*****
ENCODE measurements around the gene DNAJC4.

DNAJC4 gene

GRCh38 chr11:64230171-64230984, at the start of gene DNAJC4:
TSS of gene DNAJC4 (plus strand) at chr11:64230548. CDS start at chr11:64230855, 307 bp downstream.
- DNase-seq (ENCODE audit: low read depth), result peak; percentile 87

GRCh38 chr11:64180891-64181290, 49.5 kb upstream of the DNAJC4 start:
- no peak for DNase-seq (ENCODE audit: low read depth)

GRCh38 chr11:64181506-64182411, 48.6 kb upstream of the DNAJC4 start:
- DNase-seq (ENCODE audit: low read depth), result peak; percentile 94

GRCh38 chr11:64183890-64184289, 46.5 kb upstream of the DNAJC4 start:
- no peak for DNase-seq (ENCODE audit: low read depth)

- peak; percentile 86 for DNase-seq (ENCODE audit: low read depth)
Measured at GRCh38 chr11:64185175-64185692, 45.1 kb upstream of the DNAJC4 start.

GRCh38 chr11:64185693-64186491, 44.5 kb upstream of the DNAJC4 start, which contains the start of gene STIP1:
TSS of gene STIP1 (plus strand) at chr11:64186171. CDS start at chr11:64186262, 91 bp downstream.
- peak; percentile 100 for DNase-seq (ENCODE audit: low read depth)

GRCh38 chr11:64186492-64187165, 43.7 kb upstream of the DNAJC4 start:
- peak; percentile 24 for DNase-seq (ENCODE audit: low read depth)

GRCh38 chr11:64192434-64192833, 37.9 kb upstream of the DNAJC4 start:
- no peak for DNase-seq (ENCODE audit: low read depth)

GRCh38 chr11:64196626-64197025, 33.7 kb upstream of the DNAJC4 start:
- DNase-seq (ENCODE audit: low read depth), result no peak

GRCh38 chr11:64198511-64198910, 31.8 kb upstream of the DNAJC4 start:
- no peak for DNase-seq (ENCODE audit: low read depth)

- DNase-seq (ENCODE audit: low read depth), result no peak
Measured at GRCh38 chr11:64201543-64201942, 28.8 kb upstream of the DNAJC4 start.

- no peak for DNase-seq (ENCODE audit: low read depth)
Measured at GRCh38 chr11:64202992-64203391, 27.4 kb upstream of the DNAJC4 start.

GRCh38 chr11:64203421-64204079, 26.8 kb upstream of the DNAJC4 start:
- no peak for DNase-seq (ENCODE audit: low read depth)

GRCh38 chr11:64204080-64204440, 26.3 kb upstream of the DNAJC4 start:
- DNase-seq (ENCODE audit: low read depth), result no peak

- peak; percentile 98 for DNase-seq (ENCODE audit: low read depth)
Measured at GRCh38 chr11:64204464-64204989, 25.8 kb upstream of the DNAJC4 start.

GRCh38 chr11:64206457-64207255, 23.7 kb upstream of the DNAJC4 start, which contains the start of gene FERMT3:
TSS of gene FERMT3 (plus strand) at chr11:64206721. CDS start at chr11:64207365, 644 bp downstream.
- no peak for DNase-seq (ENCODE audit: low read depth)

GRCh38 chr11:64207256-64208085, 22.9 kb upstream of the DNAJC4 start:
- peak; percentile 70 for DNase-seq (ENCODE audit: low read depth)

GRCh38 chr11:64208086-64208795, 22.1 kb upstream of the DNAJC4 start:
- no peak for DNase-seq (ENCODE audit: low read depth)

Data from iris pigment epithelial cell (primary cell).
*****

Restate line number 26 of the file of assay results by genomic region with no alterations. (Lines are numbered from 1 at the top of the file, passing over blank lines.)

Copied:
Measured at GRCh38 chr11:64201543-64201942, 28.8 kb upstream of the DNAJC4 start.